Patent of the Week: Enhancing Vaccine Efficiency
Researchers at the Pritzker School of Molecular Engineering at the University of Chicago developed a new platform technology for improving the efficiency of vaccines.
Jeffrey Hubbell, Eugene Bell Professor in tissue engineering and deputy dean for development at UChicago is among the team that filed the patent for their polymer conjugate vaccines invention.
The invention is a bio-polymer with two sub-units: one for delivering the vaccine protein to immune cells, and the other for activating the same cells. This polymer functions as a type of adjuvant, an ingredient added to improve vaccine efficiency. While there are other adjuvant vaccines, the new technology improves on the shortcomings of current approaches, such as challenges with solubility.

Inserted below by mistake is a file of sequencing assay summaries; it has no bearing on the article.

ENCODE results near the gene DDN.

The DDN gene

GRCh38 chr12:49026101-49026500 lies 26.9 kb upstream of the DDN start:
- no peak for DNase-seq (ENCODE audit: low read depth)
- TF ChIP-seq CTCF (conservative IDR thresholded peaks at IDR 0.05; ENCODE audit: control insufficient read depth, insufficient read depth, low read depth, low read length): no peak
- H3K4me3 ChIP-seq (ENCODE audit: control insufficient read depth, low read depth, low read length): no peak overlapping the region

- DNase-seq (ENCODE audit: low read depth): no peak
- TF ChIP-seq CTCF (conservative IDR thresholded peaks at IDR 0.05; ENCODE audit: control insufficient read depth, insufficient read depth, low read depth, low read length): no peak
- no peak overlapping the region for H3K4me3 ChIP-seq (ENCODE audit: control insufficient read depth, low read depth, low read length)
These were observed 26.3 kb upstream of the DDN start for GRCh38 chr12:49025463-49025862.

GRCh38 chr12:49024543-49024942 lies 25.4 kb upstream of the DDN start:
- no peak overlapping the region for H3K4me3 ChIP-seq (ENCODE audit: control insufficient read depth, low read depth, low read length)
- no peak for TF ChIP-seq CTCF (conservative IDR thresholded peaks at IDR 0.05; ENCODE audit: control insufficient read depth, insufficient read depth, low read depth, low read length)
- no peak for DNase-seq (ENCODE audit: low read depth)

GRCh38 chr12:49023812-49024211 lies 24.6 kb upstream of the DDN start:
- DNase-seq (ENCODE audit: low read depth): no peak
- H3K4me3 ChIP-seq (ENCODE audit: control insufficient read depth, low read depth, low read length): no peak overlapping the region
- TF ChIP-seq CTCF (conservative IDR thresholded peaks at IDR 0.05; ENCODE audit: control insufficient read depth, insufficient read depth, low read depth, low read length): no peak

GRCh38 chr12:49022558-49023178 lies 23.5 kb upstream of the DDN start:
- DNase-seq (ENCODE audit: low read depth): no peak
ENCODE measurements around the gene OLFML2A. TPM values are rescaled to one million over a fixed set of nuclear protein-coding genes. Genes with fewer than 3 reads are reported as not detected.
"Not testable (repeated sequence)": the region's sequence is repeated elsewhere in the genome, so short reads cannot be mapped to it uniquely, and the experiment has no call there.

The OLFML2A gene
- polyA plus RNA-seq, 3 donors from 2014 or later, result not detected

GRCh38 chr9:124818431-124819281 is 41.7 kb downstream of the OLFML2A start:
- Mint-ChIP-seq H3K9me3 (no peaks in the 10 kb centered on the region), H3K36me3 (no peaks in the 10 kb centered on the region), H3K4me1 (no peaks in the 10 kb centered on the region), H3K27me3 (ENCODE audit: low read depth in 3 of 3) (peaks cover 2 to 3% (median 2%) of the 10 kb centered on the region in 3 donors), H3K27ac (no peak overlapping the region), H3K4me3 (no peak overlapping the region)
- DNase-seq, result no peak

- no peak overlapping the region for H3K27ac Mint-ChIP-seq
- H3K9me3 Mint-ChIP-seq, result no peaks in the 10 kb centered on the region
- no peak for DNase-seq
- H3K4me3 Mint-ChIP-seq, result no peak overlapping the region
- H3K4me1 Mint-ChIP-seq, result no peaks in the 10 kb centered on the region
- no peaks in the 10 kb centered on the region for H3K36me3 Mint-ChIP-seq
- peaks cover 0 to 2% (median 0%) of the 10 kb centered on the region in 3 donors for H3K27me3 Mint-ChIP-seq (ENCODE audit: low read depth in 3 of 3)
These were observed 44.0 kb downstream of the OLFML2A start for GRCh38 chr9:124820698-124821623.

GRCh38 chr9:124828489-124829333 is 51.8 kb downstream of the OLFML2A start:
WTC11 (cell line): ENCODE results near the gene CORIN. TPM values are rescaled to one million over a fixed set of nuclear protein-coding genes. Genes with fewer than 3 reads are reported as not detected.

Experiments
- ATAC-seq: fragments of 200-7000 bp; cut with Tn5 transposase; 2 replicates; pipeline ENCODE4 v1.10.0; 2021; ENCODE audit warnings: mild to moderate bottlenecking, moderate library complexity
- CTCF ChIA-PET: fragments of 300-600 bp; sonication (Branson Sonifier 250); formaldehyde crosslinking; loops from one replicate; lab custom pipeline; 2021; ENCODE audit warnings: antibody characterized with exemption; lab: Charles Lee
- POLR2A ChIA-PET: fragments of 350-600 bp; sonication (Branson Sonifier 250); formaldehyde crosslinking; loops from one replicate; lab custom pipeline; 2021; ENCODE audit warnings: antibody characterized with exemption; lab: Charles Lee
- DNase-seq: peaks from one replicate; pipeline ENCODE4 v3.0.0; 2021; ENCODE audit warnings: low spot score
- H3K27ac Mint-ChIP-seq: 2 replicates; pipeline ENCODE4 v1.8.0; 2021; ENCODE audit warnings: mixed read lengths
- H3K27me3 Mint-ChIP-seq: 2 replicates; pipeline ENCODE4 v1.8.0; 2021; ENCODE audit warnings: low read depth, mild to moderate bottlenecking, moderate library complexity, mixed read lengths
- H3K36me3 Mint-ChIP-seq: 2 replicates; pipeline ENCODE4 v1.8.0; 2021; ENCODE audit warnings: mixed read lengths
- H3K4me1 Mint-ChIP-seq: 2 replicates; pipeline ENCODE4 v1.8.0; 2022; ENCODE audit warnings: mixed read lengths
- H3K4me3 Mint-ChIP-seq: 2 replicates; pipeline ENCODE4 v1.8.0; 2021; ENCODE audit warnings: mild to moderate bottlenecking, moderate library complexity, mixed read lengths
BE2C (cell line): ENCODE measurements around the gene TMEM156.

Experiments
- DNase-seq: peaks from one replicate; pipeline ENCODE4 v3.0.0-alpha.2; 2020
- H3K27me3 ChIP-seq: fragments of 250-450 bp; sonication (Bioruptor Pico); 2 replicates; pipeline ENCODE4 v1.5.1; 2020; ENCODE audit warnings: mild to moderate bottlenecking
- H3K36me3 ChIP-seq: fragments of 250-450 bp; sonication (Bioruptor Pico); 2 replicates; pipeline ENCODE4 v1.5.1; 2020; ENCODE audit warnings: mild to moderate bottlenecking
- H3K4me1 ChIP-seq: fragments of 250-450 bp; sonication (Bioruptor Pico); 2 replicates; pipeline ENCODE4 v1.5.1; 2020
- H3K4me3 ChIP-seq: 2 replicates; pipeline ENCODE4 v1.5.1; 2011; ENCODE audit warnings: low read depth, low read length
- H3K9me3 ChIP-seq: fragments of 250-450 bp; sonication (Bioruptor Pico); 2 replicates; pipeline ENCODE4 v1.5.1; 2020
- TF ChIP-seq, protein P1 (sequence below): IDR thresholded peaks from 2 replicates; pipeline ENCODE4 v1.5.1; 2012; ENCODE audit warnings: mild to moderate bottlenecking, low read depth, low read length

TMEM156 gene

Additionally, according to the researchers, the polymer platform theoretically could be used to develop a vaccine for any virus.
Proof of concept studies have demonstrated the vaccine platform’s ability to improve the efficiency of a malaria vaccine, a notoriously challenging target. Compared to the clinical standard, the system is safer and more efficacious – it also has potential applications in vaccinations against complex infections and cancer, Hubbell previously noted.
// Read more:
- Antigens Reversibly Conjugated to a Polymeric Glycol-Adjuvant Induce Protective Humoral and Cellular Immunity – Nature Materials, Feb. 2019.
- Next-Generation Malarial Vaccines – Nature Materials, Jan. 2019
- New Vaccine for Malaria Developed at IME Could Be more Effective – UChicago News, Feb. 2019.
// Patent of the Week is a weekly column highlighting research and inventions from University of Chicago faculty.